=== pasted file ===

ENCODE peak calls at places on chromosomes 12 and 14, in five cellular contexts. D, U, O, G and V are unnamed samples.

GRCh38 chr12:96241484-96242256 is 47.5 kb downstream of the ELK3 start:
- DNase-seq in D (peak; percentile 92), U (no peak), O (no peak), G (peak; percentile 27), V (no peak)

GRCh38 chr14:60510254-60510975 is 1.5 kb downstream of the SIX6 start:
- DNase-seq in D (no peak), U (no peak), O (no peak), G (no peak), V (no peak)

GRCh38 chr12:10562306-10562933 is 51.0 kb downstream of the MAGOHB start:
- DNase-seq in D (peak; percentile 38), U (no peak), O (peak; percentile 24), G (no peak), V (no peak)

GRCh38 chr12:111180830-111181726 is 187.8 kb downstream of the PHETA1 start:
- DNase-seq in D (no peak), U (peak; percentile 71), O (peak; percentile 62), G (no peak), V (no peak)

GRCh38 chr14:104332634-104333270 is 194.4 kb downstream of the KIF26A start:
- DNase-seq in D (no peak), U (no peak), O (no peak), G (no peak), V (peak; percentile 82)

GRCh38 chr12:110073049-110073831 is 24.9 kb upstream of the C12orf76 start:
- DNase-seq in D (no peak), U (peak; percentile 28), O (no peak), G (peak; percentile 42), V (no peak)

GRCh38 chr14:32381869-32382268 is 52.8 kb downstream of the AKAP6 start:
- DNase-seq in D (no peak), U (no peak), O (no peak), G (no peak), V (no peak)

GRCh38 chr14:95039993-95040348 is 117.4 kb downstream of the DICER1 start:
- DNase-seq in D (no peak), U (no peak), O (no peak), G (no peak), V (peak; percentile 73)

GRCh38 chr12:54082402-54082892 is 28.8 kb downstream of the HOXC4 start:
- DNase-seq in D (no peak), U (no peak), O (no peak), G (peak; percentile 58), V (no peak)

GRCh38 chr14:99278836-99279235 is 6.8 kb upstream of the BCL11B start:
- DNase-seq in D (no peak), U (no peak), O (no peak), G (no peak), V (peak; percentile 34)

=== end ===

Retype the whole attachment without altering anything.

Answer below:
ENCODE peak calls at places on chromosomes 12 and 14, in five cellular contexts. D, U, O, G and V are unnamed samples.

GRCh38 chr12:96241484-96242256 is 47.5 kb downstream of the ELK3 start:
- DNase-seq in D (peak; percentile 92), U (no peak), O (no peak), G (peak; percentile 27), V (no peak)

GRCh38 chr14:60510254-60510975 is 1.5 kb downstream of the SIX6 start:
- DNase-seq in D (no peak), U (no peak), O (no peak), G (no peak), V (no peak)

GRCh38 chr12:10562306-10562933 is 51.0 kb downstream of the MAGOHB start:
- DNase-seq in D (peak; percentile 38), U (no peak), O (peak; percentile 24), G (no peak), V (no peak)

GRCh38 chr12:111180830-111181726 is 187.8 kb downstream of the PHETA1 start:
- DNase-seq in D (no peak), U (peak; percentile 71), O (peak; percentile 62), G (no peak), V (no peak)

GRCh38 chr14:104332634-104333270 is 194.4 kb downstream of the KIF26A start:
- DNase-seq in D (no peak), U (no peak), O (no peak), G (no peak), V (peak; percentile 82)

GRCh38 chr12:110073049-110073831 is 24.9 kb upstream of the C12orf76 start:
- DNase-seq in D (no peak), U (peak; percentile 28), O (no peak), G (peak; percentile 42), V (no peak)

GRCh38 chr14:32381869-32382268 is 52.8 kb downstream of the AKAP6 start:
- DNase-seq in D (no peak), U (no peak), O (no peak), G (no peak), V (no peak)

GRCh38 chr14:95039993-95040348 is 117.4 kb downstream of the DICER1 start:
- DNase-seq in D (no peak), U (no peak), O (no peak), G (no peak), V (peak; percentile 73)

GRCh38 chr12:54082402-54082892 is 28.8 kb downstream of the HOXC4 start:
- DNase-seq in D (no peak), U (no peak), O (no peak), G (peak; percentile 58), V (no peak)

GRCh38 chr14:99278836-99279235 is 6.8 kb upstream of the BCL11B start:
- DNase-seq in D (no peak), U (no peak), O (no peak), G (no peak), V (peak; percentile 34)